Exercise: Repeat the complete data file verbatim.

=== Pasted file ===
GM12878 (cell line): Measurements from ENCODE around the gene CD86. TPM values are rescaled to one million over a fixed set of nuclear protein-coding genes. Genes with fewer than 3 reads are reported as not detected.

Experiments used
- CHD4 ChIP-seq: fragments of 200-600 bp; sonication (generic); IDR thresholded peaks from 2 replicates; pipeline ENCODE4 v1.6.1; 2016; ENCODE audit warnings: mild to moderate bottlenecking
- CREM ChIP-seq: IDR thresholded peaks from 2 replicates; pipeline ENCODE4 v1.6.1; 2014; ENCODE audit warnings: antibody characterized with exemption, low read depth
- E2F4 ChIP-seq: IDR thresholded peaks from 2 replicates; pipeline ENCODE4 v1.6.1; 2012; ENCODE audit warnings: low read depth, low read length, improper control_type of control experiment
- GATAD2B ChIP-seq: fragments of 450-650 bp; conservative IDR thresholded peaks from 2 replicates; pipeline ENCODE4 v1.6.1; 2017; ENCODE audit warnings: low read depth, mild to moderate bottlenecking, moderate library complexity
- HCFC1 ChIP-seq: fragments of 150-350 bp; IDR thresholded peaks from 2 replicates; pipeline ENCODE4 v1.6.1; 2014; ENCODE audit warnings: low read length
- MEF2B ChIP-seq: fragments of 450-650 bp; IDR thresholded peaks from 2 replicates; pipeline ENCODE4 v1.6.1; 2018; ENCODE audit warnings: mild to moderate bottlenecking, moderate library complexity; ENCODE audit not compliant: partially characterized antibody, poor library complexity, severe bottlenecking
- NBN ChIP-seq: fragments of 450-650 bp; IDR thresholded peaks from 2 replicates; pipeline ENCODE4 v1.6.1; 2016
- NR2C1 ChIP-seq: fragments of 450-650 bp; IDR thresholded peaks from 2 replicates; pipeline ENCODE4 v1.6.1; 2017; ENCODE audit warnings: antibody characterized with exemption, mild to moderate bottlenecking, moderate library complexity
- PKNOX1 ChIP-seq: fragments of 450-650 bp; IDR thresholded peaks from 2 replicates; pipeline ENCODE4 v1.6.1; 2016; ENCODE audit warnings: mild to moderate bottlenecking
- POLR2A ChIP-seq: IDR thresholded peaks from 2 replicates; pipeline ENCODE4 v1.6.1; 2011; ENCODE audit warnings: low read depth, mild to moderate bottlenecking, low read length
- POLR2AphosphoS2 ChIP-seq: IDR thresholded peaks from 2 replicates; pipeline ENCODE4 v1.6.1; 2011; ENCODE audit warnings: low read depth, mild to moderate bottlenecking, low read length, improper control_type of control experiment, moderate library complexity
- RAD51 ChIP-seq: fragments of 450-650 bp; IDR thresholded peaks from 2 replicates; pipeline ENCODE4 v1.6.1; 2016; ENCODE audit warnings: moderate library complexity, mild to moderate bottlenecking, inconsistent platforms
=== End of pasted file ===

GM12878 (cell line): Measurements from ENCODE around the gene CD86. TPM values are rescaled to one million over a fixed set of nuclear protein-coding genes. Genes with fewer than 3 reads are reported as not detected.

Experiments used
- CHD4 ChIP-seq: fragments of 200-600 bp; sonication (generic); IDR thresholded peaks from 2 replicates; pipeline ENCODE4 v1.6.1; 2016; ENCODE audit warnings: mild to moderate bottlenecking
- CREM ChIP-seq: IDR thresholded peaks from 2 replicates; pipeline ENCODE4 v1.6.1; 2014; ENCODE audit warnings: antibody characterized with exemption, low read depth
- E2F4 ChIP-seq: IDR thresholded peaks from 2 replicates; pipeline ENCODE4 v1.6.1; 2012; ENCODE audit warnings: low read depth, low read length, improper control_type of control experiment
- GATAD2B ChIP-seq: fragments of 450-650 bp; conservative IDR thresholded peaks from 2 replicates; pipeline ENCODE4 v1.6.1; 2017; ENCODE audit warnings: low read depth, mild to moderate bottlenecking, moderate library complexity
- HCFC1 ChIP-seq: fragments of 150-350 bp; IDR thresholded peaks from 2 replicates; pipeline ENCODE4 v1.6.1; 2014; ENCODE audit warnings: low read length
- MEF2B ChIP-seq: fragments of 450-650 bp; IDR thresholded peaks from 2 replicates; pipeline ENCODE4 v1.6.1; 2018; ENCODE audit warnings: mild to moderate bottlenecking, moderate library complexity; ENCODE audit not compliant: partially characterized antibody, poor library complexity, severe bottlenecking
- NBN ChIP-seq: fragments of 450-650 bp; IDR thresholded peaks from 2 replicates; pipeline ENCODE4 v1.6.1; 2016
- NR2C1 ChIP-seq: fragments of 450-650 bp; IDR thresholded peaks from 2 replicates; pipeline ENCODE4 v1.6.1; 2017; ENCODE audit warnings: antibody characterized with exemption, mild to moderate bottlenecking, moderate library complexity
- PKNOX1 ChIP-seq: fragments of 450-650 bp; IDR thresholded peaks from 2 replicates; pipeline ENCODE4 v1.6.1; 2016; ENCODE audit warnings: mild to moderate bottlenecking
- POLR2A ChIP-seq: IDR thresholded peaks from 2 replicates; pipeline ENCODE4 v1.6.1; 2011; ENCODE audit warnings: low read depth, mild to moderate bottlenecking, low read length
- POLR2AphosphoS2 ChIP-seq: IDR thresholded peaks from 2 replicates; pipeline ENCODE4 v1.6.1; 2011; ENCODE audit warnings: low read depth, mild to moderate bottlenecking, low read length, improper control_type of control experiment, moderate library complexity
- RAD51 ChIP-seq: fragments of 450-650 bp; IDR thresholded peaks from 2 replicates; pipeline ENCODE4 v1.6.1; 2016; ENCODE audit warnings: moderate library complexity, mild to moderate bottlenecking, inconsistent platforms